Incidental PCas identified in RCP samples, derived from patients who underwent BC surgery but had no preoperative evidence of prostatic disease, show histological and morphological features similar to those of latent tumors identified in several autopsies (9-11). According to the literature, the frequency variability of incidentally discovered PCa in cystoprostatectomy specimens is extremely high, ranging from 17-70% (12,13), owing to various factors. The first of these is the different definition of clinically significant cancer in published studies (14). Over the past two decades, the emerging concept of ‘insignificant’ PCa has progressed to indicate low-grade, small-volume and organ-confined prostatic tumors that are likely slowly progressing, and these, although might not need urgent therapeutic treatment, are eligible for active surveillance (3). Currently, the pathological assessment of the lesion indicates further patient management (15). Generally, PCa is diagnosed as ‘insignificant’ when all these criteria are met: i) the disease has a Gleason score <7 (without a Gleason pattern of 4 or 5); ii) it is confined to the organ (stage pT2); and iii) the tumor mass has a <0.5 cm3 volume. Here, only tumor stage and grade could be taken into account to cancer aggressiveness as tumor volume was not available on the pathological report. Our results showed that 46 (66.66%) of the incidentally diagnosed PCas were considered as ‘non-aggressive’ as they were organ-confined or with a Gleason score of <7 (4+3). Then, an association between BC and PCa was suggested by several previous studies (16,17). A previous study on a Japanese cohort showed that the relative risk to develop PCas was 9x higher in patients with BC (18). Moreover, Kantor and McLaughlin (19) reported a 3-fold excess risk of PCa within a year after the diagnosis of BC. Mersheimer et al (20) also observed that the combination of BC and PCa was common, being the second in frequency after skin and colon cancers co-occurrence. However, the association between BC and PCa can be explained as a possible detection bias, associated with more detailed clinical assessment and thorough pathological examination. For example, once a diagnosis of BC has been made, a complete investigation of the entire genitourinary system is likely to occur (21). Indeed, BC patients in the clinical practice are more actively screened for prostatic tumors compared with the general population. Kurokawa et al (22) examined a case cohort of 106 patients for BC (case cohort) in comparison with a 1,060 age-matched control cohort of men who were subjected to PCa screening. They found a PCa rate of 12.3% in the cohort of BC patients vs. 1.5% in the control cohorts, thereby confirming that the risk of developing PCa in patients affected by BC could be higher. In this regard, however, it is important to note that the prognosis of patients bearing both PCa and BC is not considered to be worse than the prognosis of patients bearing only one of these two cancer types; rather, it is the stage of BC that impacts the prognosis. The risk of death by the more aggressive tumor type is not altered by the presence of other tumors in patients undergoing radical pelvic surgery.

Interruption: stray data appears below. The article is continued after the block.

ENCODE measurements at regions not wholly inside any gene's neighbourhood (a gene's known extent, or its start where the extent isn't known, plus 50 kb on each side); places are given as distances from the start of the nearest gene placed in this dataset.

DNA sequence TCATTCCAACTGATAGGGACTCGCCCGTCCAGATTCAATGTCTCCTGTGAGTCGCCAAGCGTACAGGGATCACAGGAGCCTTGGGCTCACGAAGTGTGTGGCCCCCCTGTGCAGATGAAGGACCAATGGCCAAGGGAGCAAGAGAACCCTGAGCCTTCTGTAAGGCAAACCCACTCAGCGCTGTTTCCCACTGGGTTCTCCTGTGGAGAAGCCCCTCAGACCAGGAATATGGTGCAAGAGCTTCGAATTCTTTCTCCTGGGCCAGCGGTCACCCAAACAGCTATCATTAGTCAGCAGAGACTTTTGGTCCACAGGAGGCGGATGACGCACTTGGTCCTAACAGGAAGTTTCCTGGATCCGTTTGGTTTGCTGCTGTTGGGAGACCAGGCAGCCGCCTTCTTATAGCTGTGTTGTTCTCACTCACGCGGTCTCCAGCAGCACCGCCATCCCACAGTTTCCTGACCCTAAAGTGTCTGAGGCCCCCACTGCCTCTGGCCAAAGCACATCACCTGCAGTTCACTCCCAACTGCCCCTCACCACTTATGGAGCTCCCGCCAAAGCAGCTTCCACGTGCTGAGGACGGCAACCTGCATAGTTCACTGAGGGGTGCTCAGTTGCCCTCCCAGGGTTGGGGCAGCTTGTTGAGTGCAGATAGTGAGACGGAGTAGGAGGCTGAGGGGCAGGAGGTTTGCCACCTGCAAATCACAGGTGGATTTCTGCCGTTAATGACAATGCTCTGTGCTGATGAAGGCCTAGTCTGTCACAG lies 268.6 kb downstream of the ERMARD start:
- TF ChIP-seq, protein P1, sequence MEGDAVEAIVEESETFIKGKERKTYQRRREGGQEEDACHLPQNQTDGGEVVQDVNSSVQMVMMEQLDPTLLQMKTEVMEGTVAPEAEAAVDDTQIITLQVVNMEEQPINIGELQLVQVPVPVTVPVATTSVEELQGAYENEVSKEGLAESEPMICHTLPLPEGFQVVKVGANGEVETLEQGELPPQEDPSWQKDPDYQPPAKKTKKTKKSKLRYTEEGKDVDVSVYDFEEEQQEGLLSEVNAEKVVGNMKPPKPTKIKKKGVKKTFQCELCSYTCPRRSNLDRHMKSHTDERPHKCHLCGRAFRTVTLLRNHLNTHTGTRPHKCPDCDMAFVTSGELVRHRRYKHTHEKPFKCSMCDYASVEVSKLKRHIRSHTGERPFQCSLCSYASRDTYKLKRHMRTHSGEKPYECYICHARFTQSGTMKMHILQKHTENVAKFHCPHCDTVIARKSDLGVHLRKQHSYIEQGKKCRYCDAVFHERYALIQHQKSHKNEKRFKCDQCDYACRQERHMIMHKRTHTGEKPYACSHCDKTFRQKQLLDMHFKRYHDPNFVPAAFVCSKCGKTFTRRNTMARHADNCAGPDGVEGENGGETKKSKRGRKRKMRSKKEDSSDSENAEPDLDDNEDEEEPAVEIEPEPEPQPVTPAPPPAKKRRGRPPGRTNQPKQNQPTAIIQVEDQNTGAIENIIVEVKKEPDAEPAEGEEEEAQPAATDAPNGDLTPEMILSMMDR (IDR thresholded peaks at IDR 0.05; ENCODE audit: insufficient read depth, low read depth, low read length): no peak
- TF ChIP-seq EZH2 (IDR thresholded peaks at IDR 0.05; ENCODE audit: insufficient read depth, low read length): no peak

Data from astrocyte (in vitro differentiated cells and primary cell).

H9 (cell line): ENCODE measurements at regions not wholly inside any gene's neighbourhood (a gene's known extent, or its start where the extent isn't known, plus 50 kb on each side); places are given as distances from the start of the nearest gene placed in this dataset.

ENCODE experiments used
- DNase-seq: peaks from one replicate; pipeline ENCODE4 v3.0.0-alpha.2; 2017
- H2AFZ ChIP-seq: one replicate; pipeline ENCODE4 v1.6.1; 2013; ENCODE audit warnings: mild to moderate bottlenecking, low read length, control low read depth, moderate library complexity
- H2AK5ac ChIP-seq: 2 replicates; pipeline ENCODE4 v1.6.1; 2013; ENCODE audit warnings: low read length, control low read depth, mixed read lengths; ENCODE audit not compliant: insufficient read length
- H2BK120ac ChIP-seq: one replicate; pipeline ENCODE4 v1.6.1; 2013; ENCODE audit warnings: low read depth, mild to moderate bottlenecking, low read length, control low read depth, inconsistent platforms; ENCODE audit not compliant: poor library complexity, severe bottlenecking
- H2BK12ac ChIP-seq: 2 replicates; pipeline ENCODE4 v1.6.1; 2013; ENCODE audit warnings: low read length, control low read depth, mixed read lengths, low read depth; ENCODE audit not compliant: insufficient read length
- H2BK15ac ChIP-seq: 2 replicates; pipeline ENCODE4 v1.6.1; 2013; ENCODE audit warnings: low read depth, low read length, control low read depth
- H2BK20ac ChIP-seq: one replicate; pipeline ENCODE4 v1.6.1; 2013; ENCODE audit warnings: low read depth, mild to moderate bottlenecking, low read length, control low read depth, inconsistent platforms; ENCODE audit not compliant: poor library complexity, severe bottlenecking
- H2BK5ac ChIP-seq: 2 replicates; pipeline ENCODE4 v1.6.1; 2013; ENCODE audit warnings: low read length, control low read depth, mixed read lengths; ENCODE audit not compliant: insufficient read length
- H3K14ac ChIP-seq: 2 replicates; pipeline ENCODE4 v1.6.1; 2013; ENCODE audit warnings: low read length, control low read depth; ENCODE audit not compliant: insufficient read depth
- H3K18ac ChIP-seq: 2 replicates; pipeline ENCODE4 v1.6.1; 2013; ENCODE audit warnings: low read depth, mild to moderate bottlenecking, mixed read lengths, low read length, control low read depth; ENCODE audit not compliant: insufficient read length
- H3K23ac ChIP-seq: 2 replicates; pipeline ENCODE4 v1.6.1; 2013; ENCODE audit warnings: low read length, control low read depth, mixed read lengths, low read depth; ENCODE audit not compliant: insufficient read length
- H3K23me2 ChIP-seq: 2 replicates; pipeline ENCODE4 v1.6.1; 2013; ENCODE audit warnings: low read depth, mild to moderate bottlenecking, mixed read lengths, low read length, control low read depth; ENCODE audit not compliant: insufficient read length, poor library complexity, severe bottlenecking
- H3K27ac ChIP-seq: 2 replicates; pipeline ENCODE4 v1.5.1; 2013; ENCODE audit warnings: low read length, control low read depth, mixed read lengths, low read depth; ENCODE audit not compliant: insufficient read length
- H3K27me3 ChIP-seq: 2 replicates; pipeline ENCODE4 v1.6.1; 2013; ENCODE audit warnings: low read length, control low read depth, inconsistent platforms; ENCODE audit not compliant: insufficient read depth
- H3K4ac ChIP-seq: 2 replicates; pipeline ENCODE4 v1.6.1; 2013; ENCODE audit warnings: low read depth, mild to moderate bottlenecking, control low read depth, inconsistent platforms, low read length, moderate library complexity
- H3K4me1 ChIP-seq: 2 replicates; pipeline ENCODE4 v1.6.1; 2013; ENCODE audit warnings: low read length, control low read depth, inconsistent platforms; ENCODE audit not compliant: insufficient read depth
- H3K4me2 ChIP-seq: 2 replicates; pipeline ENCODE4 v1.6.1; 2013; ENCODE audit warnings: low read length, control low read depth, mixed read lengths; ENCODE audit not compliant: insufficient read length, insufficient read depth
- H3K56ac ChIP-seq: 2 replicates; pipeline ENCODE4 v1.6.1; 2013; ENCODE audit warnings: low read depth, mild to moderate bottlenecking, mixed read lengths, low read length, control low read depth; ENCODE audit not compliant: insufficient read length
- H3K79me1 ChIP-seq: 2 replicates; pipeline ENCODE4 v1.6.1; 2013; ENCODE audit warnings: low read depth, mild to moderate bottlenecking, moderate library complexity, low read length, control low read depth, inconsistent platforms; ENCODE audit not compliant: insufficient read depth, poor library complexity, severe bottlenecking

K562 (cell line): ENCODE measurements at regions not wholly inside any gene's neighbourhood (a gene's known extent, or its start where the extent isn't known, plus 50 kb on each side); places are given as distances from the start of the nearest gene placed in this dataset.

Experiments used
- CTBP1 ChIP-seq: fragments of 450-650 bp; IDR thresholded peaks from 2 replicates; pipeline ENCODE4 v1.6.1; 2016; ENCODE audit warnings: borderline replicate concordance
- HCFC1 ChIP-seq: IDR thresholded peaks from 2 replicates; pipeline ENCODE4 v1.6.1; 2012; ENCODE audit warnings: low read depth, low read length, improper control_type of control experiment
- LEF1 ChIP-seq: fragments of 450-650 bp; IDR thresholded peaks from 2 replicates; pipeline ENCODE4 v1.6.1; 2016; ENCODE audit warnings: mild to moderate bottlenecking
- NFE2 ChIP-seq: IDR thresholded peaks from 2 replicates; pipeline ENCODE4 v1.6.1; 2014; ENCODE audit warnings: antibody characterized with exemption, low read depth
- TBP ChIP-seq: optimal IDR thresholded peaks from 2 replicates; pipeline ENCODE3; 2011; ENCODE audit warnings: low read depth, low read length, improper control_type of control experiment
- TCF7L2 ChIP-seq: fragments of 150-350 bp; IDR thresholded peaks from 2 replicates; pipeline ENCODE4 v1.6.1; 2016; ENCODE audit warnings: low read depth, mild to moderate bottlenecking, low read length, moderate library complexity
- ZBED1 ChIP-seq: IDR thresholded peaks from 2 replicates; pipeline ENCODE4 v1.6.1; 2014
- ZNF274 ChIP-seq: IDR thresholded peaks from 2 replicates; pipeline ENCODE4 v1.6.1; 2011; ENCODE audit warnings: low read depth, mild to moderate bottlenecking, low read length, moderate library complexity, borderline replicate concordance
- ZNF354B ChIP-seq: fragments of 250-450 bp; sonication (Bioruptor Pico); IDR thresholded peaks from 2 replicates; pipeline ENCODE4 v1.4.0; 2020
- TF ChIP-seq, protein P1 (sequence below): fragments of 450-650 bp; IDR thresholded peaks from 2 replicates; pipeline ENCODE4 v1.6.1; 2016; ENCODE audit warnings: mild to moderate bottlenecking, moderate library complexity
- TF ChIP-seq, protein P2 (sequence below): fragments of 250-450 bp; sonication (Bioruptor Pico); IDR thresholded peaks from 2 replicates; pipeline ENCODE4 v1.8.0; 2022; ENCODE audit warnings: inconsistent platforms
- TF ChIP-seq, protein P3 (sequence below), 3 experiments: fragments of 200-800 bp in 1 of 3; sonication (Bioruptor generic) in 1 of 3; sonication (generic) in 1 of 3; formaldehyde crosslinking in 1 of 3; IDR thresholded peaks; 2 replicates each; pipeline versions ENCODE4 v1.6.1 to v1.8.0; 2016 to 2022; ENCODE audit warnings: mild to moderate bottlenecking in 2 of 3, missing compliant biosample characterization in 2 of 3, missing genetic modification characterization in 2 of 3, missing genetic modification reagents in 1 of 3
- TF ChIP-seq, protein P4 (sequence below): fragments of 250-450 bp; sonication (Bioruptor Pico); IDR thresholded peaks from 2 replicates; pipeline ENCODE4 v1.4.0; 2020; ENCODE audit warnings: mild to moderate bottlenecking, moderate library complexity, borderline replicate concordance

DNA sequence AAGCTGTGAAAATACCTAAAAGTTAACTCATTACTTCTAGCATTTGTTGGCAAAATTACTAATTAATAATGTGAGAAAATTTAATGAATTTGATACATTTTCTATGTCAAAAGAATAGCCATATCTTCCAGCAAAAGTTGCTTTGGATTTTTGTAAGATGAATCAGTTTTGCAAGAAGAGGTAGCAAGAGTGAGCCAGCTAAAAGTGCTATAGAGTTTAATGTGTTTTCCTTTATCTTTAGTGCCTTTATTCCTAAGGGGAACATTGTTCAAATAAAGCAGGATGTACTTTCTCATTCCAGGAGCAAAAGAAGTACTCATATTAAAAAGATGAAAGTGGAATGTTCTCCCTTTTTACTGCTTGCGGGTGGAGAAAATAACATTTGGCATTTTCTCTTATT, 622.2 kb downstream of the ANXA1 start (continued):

The different detection rate of PCa in RCP specimens may be influenced by the thickness of the prostate histological slices, because pathologists might focus more to the bladder. Indeed, Kouriefs and colleagues (23) reasoned that the lower PCa incidence observed in their study (18%) was possibly caused by thick gland sections, indicating that thinner sectioning is recommended (≤10 mm). Consistently, Abbas et al (24) found a 45% incidence rate using 2-3-mm-thick slices and Moutzouris et al (25) a 27% of PCa using 5-mm slices. The current study used 5-mm slices and the observed 22.7% incidence rate of PCa supported the aforementioned hypothesis, indicating that thin tissue sectioning should be used to optimize cancer detection. Finally, genetic and environmental factors may influence the variability of the findings from different countries. In the present study, the majority of prostatic tumors were well differentiated. Our data are consistent with what reported in other studies in which most of detected tumors were not clinically significant, with only few patients requiring therapeutic treatment (10,11,24). The preservation of continence and erectile function, as well as guaranteeing excellent oncological results, remain the primary goals of the treatment of BC with RCP. Various techniques can help to preserve postoperative continence and erectile function, such as leaving the apex or the entire tissue of the prostate; however, the potential risk of not removing the synchronous PCa can be problematic. By contrast, the probability that patients undergoing RCP and have PCa will not die from prostatic disease is high. Determining whether patients are suitable for prostate-sparing surgery can be difficult due to the wide variability of both cancer rates. In this regard, the RCP findings obtained in a study by Moutzouris et al (25) raise further concerns, showing apical involvement by PCa in the 31% of cases and the presence of multifocal PCa in the 31% of patients (25). Moutzouris et al (25) claimed that apical involvement by PCa indicates the need of a complete prostate resection. Indeed, a patient within their cohort bearing PCa in the apex had recurrent prostatic disease in the urethro-ileal anastomosis of an orthotopic bladder substitute. Similarly, Revelo et al (26) reported a 25% of patients with apical PCa, of which about 2/3 were clinically significant. They found apical involvement of the prostate with BC in 16% of patients. Overall, they suggested that prostatic apex preservation was a feasible method to improve continence, but it was associated with the risk of incomplete cancer resection. In the attempt to overcome this risk, Revelo et al (26) suggested to perform a pre-operative prostate biopsy and freeze intraoperative sections. However, due to possible sampling error, a negative biopsy may not completely exclude apical involvement of PCa in subjects elected for apical sparing surgery. Hautmann et al (27) performed sextant biopsies of the prostate upon removal of RCP specimens and detected through this method PCa in only 5% of cases, showing that the biopsy detection rate was 1 out of 9 tumors. Therefore, while sextant biopsies seem not adequate to exclude clinically significant PCa, the optimal prostatic biopsy procedure still needs to be defined. So, routine biopsy has a certain degree of uncertainty regarding the ability to identify clinically significant PCa with high sensitivity when attempting to select patients for prostate-sparing cystectomy. For a successful radical cancer removal it remains crucial not to leave PCa in the apical prostatic margin or residual tissue of PCa, which might be clinically significant. According to Pettus and colleagues (28), only age was a predictive factor for PCa (odds ratio=1.3, P=0.046). However, the present data suggest that patients' age was not a preoperative factor associated with a significant status of PCa. Likewise, the preoperative PSA level seems not significantly associated with the ability to incidentally discover PCa (3). In the present study, PSA values and DRE findings were available for all patients, but their results were not indicators for cancer. This finding suggests that preoperative PSA screening and DRE in RCP candidates provide no advantages in this setting, which was consistent with results of previous studies (24). Identifying that there was not a significant difference in PSA levels in men with clinically significant PCa and those with clinically insignificant PCa at the preoperative stage indicates that PSA is a weak predictor of significant disease, and there is no reliable PSA threshold having a 100% negative predictive value. Consistently, Gakis and colleagues (29) showed that no preoperative clinical value could formally exclude PCa in an RCP specimen. Overall, these studies indicate that it is currently not possible to adequately determine which patients can safely be selected for prostate-sparing cystectomy and that the mainstay of treatment, in cases of MIBC, remains RCP and the current study agrees with these findings.